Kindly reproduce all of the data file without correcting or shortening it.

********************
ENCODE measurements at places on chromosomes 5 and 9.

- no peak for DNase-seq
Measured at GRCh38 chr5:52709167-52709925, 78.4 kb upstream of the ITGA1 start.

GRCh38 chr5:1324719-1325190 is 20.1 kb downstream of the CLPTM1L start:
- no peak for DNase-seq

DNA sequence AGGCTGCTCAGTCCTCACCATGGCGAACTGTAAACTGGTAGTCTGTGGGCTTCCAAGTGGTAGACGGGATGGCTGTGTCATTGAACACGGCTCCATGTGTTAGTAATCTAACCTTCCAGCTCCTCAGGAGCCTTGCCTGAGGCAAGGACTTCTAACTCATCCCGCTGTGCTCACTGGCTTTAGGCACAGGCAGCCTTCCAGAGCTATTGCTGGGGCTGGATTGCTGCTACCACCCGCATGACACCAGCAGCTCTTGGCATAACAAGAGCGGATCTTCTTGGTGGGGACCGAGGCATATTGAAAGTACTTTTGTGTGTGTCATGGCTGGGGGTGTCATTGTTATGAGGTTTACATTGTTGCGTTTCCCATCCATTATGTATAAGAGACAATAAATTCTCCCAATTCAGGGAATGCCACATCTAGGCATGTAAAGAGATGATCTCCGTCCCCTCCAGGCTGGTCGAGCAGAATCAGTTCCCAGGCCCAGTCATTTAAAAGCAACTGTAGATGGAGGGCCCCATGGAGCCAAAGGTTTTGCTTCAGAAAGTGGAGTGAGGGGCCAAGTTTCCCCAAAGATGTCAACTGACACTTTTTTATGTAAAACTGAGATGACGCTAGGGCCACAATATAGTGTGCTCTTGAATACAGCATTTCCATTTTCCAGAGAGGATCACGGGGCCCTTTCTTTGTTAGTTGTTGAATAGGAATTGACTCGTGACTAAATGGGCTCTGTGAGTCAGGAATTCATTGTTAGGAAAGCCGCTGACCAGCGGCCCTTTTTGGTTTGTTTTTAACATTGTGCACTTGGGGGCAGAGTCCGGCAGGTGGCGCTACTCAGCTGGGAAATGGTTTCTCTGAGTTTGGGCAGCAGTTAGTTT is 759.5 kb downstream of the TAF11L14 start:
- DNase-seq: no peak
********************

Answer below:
ENCODE measurements at places on chromosomes 5 and 9.

- no peak for DNase-seq
Measured at GRCh38 chr5:52709167-52709925, 78.4 kb upstream of the ITGA1 start.

GRCh38 chr5:1324719-1325190 is 20.1 kb downstream of the CLPTM1L start:
- no peak for DNase-seq

DNA sequence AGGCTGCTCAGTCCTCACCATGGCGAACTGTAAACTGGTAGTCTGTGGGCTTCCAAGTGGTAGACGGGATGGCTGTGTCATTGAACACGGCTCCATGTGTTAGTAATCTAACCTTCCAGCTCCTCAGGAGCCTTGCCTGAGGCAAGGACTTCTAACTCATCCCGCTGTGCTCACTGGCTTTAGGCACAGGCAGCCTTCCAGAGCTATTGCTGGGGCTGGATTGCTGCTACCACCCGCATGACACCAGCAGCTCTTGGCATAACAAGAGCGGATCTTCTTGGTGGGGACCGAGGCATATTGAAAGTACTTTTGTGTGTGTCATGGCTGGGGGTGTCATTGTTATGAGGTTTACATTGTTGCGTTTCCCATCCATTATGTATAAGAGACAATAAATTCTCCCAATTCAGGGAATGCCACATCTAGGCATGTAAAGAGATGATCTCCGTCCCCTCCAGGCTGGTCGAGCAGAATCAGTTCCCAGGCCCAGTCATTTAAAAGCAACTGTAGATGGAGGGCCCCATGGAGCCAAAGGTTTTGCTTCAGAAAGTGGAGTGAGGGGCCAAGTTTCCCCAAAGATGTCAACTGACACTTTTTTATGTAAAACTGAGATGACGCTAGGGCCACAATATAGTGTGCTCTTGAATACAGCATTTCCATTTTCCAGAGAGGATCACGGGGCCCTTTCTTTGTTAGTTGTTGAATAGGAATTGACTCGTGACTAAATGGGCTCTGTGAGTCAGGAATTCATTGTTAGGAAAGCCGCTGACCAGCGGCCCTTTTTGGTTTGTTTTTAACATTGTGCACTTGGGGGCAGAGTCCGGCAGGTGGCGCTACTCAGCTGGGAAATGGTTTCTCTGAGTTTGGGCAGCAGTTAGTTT is 759.5 kb downstream of the TAF11L14 start:
- DNase-seq: no peak